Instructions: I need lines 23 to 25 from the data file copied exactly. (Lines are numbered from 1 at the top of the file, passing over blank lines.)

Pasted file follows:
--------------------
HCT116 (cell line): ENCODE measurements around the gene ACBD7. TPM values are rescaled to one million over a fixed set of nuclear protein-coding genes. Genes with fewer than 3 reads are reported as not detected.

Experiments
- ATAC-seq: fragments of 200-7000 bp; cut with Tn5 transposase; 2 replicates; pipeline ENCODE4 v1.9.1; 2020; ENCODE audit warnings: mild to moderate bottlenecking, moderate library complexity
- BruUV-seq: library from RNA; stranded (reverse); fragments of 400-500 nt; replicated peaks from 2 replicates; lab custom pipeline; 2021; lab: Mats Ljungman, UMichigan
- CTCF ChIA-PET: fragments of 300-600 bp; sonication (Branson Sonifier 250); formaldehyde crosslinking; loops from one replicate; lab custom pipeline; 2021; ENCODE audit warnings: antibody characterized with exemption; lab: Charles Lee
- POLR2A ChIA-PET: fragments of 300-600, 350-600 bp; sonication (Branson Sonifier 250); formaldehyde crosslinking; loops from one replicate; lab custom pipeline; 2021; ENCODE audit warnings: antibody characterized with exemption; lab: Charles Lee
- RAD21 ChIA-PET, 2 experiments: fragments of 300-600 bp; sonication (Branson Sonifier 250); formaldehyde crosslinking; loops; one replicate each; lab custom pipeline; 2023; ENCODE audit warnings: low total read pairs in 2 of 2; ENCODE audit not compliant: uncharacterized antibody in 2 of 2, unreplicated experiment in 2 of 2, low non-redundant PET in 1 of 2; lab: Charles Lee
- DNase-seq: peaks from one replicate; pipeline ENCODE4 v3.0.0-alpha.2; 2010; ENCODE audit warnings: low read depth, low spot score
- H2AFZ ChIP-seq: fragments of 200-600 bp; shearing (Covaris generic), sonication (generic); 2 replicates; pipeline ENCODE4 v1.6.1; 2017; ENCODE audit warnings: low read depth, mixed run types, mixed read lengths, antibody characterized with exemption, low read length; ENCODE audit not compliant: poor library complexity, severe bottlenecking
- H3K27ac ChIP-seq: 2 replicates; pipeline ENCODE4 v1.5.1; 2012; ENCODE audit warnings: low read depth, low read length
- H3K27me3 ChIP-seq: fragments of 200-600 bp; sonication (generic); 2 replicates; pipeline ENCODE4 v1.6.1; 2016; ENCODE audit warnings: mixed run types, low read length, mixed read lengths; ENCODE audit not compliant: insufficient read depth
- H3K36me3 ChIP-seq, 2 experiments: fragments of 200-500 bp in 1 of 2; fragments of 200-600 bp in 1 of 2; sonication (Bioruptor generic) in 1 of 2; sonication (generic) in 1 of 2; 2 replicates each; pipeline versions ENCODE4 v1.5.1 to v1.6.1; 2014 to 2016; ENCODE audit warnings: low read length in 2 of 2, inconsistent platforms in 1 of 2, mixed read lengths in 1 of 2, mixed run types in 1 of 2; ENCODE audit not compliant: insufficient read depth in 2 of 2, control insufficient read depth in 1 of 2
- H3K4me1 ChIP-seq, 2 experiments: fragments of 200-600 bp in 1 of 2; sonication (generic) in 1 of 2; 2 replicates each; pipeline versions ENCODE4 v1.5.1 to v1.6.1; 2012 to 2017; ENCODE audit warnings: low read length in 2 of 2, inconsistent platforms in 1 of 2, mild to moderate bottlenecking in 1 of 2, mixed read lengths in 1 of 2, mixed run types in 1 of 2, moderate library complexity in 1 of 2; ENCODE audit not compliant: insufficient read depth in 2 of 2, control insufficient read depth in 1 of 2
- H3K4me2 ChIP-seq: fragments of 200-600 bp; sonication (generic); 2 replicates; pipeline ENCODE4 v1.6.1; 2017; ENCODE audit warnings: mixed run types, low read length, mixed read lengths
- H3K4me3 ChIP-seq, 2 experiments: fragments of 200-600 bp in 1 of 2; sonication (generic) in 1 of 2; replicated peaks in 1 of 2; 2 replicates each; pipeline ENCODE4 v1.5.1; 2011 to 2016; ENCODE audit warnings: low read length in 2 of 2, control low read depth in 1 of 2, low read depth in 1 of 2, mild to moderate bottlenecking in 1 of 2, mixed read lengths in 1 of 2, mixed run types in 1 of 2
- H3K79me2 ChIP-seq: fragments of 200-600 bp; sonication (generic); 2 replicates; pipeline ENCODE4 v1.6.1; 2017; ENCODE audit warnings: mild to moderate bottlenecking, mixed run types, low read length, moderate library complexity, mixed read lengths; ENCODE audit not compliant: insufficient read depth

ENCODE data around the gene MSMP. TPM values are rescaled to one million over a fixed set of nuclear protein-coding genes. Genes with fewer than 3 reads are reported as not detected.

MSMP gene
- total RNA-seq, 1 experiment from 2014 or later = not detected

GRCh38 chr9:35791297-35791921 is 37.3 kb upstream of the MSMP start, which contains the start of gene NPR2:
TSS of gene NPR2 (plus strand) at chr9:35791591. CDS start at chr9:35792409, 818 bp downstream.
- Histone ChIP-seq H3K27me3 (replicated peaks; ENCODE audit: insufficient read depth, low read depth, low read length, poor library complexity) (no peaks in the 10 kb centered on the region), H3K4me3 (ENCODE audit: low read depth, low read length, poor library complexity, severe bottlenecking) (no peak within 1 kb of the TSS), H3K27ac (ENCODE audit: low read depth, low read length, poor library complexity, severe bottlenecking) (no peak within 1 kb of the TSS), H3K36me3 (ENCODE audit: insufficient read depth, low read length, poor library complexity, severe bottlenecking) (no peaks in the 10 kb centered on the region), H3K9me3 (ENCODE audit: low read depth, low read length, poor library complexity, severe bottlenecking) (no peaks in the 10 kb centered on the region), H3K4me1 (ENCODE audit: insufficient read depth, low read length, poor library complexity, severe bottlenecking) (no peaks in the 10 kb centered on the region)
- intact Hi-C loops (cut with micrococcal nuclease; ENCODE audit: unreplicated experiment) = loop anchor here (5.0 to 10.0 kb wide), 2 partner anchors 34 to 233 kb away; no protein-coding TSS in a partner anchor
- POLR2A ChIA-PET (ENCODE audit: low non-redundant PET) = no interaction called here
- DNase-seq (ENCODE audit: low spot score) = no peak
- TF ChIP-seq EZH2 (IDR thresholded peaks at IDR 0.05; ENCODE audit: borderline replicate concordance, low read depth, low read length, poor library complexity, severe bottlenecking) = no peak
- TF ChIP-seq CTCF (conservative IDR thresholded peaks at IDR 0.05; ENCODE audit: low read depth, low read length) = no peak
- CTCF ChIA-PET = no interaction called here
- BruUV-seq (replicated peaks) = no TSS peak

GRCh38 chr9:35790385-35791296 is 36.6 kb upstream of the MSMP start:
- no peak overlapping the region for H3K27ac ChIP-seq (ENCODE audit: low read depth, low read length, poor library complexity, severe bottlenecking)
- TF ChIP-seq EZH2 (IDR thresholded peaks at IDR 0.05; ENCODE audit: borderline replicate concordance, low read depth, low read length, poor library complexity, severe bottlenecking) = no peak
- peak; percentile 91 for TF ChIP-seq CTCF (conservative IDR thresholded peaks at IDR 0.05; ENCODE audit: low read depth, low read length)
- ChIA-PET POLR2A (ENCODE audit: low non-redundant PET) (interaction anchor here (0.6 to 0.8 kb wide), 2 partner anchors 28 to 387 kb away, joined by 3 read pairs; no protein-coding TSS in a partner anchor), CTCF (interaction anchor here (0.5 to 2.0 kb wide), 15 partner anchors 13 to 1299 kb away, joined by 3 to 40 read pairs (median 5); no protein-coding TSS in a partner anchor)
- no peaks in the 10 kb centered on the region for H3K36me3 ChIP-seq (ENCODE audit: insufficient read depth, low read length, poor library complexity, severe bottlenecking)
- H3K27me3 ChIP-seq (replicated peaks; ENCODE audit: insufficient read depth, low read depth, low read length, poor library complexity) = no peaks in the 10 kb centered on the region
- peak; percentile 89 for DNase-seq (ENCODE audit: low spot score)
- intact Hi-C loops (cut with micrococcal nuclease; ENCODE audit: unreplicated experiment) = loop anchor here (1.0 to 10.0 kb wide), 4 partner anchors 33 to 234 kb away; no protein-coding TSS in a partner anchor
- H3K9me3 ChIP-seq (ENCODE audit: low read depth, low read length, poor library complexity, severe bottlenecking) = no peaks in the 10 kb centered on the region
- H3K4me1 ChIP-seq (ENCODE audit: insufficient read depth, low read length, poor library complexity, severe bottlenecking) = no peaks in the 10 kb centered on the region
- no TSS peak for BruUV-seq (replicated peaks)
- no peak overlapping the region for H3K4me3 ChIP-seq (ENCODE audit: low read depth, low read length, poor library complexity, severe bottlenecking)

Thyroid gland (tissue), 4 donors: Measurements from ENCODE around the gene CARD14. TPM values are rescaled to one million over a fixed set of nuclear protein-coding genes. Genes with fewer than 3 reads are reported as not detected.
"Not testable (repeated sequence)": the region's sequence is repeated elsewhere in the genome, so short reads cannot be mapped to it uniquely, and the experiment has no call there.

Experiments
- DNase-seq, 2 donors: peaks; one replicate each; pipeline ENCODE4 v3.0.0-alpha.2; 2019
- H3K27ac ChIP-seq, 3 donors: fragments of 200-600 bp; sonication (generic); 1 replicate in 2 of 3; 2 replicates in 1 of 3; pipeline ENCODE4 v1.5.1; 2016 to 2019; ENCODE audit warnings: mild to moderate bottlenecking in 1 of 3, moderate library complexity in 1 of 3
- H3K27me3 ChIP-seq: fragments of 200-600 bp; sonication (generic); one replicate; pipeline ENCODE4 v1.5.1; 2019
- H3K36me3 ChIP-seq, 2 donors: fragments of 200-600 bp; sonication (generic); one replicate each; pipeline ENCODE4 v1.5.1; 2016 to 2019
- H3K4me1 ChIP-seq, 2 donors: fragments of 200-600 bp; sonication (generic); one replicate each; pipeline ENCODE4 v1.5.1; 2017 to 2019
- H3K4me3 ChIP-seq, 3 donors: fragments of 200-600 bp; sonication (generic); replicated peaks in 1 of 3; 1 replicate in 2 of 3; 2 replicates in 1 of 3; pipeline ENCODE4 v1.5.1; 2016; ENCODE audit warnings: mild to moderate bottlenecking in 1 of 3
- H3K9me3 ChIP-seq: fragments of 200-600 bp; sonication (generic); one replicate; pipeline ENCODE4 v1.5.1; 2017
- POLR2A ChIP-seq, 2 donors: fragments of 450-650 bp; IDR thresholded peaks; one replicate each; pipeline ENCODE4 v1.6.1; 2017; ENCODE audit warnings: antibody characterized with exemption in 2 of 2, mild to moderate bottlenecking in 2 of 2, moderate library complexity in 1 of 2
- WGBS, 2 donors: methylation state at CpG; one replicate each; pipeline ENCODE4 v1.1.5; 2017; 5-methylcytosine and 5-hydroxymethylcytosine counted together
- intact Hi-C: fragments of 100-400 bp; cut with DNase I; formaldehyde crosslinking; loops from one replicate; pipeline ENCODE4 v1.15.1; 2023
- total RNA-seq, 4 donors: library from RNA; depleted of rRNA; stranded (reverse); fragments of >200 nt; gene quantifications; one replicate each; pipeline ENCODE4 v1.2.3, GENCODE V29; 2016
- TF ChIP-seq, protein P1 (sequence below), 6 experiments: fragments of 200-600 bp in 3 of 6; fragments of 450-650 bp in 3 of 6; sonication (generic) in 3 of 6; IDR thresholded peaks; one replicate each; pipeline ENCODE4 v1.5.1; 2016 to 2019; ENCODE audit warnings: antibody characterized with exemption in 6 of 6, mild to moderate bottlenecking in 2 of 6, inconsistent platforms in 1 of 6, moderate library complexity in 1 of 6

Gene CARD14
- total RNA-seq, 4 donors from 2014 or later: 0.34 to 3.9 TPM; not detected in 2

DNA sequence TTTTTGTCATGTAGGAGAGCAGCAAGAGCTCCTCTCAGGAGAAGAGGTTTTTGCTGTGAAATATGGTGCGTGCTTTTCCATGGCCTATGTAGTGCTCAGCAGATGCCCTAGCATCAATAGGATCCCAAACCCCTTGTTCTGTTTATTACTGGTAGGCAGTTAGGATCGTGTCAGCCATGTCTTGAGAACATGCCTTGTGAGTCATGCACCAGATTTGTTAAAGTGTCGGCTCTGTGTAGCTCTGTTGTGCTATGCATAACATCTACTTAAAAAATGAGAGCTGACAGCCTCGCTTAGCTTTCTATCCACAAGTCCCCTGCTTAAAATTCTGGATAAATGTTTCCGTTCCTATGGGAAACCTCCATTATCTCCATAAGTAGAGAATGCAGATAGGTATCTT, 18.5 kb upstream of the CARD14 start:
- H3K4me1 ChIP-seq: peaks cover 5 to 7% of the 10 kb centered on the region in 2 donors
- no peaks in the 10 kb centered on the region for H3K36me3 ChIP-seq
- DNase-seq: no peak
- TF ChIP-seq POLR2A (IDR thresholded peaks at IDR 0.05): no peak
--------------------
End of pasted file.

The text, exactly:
- intact Hi-C loops (cut with micrococcal nuclease; ENCODE audit: unreplicated experiment) = loop anchor here (5.0 to 10.0 kb wide), 2 partner anchors 34 to 233 kb away; no protein-coding TSS in a partner anchor
- POLR2A ChIA-PET (ENCODE audit: low non-redundant PET) = no interaction called here
- DNase-seq (ENCODE audit: low spot score) = no peak